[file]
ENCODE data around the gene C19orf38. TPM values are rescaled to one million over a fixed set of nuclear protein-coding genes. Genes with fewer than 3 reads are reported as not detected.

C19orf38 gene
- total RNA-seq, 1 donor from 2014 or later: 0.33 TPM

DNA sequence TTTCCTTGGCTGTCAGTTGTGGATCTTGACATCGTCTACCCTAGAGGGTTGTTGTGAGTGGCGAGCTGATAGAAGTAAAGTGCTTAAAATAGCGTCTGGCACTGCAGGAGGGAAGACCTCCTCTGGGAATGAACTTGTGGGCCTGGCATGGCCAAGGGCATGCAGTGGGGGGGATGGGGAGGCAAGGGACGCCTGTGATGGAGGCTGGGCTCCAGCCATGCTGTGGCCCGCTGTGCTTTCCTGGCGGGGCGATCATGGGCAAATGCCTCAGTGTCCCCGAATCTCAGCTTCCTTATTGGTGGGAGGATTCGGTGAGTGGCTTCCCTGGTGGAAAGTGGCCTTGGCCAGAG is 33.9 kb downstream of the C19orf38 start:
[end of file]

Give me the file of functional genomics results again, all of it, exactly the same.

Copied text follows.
ENCODE data around the gene C19orf38. TPM values are rescaled to one million over a fixed set of nuclear protein-coding genes. Genes with fewer than 3 reads are reported as not detected.

C19orf38 gene
- total RNA-seq, 1 donor from 2014 or later: 0.33 TPM

DNA sequence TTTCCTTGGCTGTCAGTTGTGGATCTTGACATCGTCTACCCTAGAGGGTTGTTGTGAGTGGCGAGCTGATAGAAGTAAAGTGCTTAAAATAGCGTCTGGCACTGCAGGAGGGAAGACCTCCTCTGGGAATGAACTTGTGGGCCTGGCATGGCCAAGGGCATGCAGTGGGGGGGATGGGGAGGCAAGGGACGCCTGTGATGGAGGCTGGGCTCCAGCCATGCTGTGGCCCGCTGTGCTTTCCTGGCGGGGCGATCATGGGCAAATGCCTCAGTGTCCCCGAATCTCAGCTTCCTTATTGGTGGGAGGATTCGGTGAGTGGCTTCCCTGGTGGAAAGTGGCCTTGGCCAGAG is 33.9 kb downstream of the C19orf38 start: